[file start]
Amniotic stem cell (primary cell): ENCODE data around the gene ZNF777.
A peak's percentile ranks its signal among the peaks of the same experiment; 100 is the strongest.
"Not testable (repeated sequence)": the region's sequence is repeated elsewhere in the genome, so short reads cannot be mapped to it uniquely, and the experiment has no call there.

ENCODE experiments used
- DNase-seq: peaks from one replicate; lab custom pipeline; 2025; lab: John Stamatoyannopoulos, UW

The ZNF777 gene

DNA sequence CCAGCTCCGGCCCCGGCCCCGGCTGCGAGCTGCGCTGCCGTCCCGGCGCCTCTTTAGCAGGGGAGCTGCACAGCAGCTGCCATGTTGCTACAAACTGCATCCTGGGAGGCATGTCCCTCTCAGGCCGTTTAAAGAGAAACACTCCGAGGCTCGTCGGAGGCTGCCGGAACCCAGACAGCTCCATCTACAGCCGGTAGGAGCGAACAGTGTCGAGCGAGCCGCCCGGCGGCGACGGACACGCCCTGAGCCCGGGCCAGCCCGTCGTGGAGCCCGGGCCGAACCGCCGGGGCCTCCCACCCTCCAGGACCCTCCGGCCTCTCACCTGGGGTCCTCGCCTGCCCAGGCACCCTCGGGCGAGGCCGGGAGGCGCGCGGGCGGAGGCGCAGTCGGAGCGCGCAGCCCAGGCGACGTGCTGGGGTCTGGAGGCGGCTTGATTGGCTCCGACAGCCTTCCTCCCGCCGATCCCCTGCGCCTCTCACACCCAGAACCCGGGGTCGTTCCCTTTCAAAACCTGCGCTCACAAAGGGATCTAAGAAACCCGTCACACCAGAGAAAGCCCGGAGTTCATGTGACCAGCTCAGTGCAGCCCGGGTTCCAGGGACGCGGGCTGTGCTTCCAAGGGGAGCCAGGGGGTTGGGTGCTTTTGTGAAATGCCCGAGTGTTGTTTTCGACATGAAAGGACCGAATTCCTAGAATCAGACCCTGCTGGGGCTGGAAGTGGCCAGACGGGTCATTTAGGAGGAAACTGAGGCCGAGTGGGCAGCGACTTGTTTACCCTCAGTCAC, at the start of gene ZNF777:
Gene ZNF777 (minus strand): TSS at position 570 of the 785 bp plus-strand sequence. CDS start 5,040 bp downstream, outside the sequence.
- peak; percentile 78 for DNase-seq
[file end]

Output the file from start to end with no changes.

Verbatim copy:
Amniotic stem cell (primary cell): ENCODE data around the gene ZNF777.
A peak's percentile ranks its signal among the peaks of the same experiment; 100 is the strongest.
"Not testable (repeated sequence)": the region's sequence is repeated elsewhere in the genome, so short reads cannot be mapped to it uniquely, and the experiment has no call there.

ENCODE experiments used
- DNase-seq: peaks from one replicate; lab custom pipeline; 2025; lab: John Stamatoyannopoulos, UW

The ZNF777 gene

DNA sequence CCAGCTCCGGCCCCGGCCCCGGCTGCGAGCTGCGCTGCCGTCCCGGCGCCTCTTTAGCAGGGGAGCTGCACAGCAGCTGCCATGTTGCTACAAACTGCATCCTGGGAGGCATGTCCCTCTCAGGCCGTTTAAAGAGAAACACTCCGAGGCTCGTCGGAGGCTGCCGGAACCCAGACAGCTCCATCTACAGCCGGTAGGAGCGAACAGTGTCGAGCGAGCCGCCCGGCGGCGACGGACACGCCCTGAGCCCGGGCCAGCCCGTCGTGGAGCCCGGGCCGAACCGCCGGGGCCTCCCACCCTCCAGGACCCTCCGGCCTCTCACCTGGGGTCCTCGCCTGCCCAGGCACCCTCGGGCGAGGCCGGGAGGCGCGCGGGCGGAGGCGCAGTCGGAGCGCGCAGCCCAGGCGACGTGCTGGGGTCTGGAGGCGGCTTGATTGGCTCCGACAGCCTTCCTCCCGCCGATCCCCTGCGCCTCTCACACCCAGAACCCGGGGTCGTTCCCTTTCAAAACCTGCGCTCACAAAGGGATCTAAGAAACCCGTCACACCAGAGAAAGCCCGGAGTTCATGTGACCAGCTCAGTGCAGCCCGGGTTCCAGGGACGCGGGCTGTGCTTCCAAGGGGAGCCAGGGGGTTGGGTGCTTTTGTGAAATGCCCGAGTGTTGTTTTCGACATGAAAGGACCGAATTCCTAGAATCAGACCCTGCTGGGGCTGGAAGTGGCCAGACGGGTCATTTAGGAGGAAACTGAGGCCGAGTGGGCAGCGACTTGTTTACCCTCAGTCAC, at the start of gene ZNF777:
Gene ZNF777 (minus strand): TSS at position 570 of the 785 bp plus-strand sequence. CDS start 5,040 bp downstream, outside the sequence.
- peak; percentile 78 for DNase-seq